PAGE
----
OR WAIT null SECS
Armand Butera is the assistant editor for HCPLive. He attended Fairleigh Dickinson University and graduated with a degree in communications with a concentration in journalism. Prior to graduating, Armand worked as the editor-in-chief of his college newspaper and a radio host for WFDU. He went on to work as a copywriter, freelancer, and human resources assistant before joining HCPLive. In his spare time, he enjoys reading, writing, traveling with his companion and spinning vinyl records. Email him at email@example.com.
Despite cautionary programs and air purifiers having been installed in the school to alleviate allergic symptoms, investigators found they did not significantly reduce symptom-days.
Recent data from Boston suggested that use of a school-wide integrated pest management (IPM) or classroom high-efficiency particulate air (HEPA) filter purifiers did not significantly reduce symptom-days with asthma among children with active asthma.
Investigators led by Wanda Phipatanakul, MD, MS, Boston Children’s Hospital, reported that urban minority populations had experienced greater asthma-related morbidity and mortality than nonurban, nonminority counterparts.
Additionally, environments such as elementary schools were cited as sources of “occupational environmental asthma triggers” for children.
Previous studies such as the School Inner- City Asthma Study, detected mouse allergens in 99% of school dust samples that were associated with asthma morbidity, independent of home exposure and sensitization. A separate, clinical trial reported that classroom HEPA filter purifiers reduced allergen particles as measured by fine particulate matter (PM2.5) by approximately 45% compared with sham HEPA filter purifiers.
The study lacked data on overall health effects, however.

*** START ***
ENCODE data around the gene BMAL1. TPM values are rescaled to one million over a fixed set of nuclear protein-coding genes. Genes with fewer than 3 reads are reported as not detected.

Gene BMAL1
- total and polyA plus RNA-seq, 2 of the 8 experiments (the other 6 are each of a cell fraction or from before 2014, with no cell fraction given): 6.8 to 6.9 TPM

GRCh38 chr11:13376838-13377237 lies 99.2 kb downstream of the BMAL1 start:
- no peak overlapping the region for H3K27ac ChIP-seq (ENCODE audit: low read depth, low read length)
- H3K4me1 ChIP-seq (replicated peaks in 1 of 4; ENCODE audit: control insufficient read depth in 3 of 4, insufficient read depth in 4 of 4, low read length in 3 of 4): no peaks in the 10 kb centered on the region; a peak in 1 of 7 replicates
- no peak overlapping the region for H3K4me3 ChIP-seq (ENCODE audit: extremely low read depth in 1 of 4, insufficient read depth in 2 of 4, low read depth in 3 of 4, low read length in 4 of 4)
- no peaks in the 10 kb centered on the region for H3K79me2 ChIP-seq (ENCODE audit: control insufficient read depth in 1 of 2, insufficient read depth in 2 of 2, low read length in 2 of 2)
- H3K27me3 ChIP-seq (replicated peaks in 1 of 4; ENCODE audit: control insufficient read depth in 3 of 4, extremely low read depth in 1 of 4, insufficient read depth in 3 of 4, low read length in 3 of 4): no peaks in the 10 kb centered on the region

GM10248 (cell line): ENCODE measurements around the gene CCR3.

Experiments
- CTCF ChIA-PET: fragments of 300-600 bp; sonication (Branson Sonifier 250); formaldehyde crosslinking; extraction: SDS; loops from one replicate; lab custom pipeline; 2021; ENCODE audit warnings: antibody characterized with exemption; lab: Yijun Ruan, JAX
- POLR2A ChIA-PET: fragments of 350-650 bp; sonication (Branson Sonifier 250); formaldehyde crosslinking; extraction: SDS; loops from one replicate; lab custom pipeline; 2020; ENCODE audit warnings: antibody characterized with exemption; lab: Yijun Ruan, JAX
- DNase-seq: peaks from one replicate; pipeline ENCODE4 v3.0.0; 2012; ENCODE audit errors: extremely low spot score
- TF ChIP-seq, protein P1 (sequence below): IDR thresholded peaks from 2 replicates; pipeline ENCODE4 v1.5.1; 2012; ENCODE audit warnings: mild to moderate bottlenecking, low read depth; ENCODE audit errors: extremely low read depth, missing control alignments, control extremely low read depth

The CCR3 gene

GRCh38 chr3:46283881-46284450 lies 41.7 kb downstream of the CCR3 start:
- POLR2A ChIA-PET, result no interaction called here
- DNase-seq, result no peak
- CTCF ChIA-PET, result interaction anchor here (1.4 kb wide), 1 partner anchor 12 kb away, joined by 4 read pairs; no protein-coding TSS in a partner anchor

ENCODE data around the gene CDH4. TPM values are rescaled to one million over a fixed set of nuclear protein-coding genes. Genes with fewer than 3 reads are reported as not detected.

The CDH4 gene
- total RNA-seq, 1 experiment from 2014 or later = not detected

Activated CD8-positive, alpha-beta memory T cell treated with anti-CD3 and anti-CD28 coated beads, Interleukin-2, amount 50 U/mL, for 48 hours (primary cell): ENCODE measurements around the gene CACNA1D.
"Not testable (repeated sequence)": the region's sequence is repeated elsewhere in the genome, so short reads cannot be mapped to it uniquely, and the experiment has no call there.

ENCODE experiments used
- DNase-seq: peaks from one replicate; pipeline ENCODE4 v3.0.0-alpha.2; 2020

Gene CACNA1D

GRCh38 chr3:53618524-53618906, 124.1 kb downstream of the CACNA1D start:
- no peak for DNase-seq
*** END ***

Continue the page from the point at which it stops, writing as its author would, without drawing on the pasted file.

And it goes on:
As such, Phipatanakul and colleagues conducted The School Inner-City Asthma Intervention Study, which test the efficacy of a school-wide IPM program and use of HEPA filter purifiers in the classrooms for reducing asthma morbidity.
The clinical trial was conducted at 41 urban elementary schools in the Northeastern US.
Recruitment began on April 1, 2015, with a total of 247 children with asthma enrolled in the study, with 236 being randomized into equal-sized treatment groups.
Prior to randomization, participants were involved in a screening visit that included questionnaires, allergy skin testing to 14 common aeroallergens (ALK-Abelló) using the MultiTest II device (Lincoln Diagnostics), standard procedures,and spirometry (Koko, Respitech) per guidelines from the American Thoracic Society.
Baseline environmental assessments were conducted via 1-week air samples, which were immediately followed by vacuum-settled dust samples from each student’s primary classroom.
Active or sham HEPA air purifiers were installed in each primary classroom and were replaced every 3 months for maximum efficiency. This was considered 1 of 2 interventions, the second being a the IPM intervention that focused on surrounding areas that fed into the student’s primary classroom and could harbor infestation by food and water sources
Asthma-related health outcomes were recorded through a parent survey. The primary outcome was the number of symptom-days with asthma during a 2-week period, and secondary outcomes were school absences, data from the Composite Asthma Severity Index, health care use, pulmonary function testing, and forced expiratory flow between the 25% and 75% of FVC.
Phipatanakul and colleagues recorded no statistically significant interaction between the 2 interventions (incidence rate ratio [IRR], 0.43 [95% CI, 0.12- 1.49], P = .18 for interaction).
No statistically significant differences were found for most of the secondary outcomes as well.
Investigators noted that the 2-week mean was 0.11 missed school days due to asthma after use of the school-wide IPM program vs 0.17 days after no IPM across the school year.
Additionally, the school-wide IPM program did not significantly reduce any of the measured allergens or particles. However, the use of the HEPA filter purifiers significantly reduced airborne mouse and dog allergen particles compared with the sham HEPA filter, adjusting for differences prior to the intervention and for the use of the school-wide IPM program.
Overall, the trial showed that neither the program or filter purifiers significantly reduce the number of symptom-days in children with asthma during a 2-week period.
Despite this, the team believed certain considerations were necessary when reviewing the data, and that future studies might present alternative findings.
“However, interpretation of the study findings may need to consider allergen levels, particle exposures, and asthma symptoms at baseline,” the investigators wrote.
The study, “Effect of School Integrated Pest Management or Classroom Air Filter Purifiers on Asthma Symptoms in Students with Active Asthma A Randomized Clinical Trial,” was published online in JAMA Network.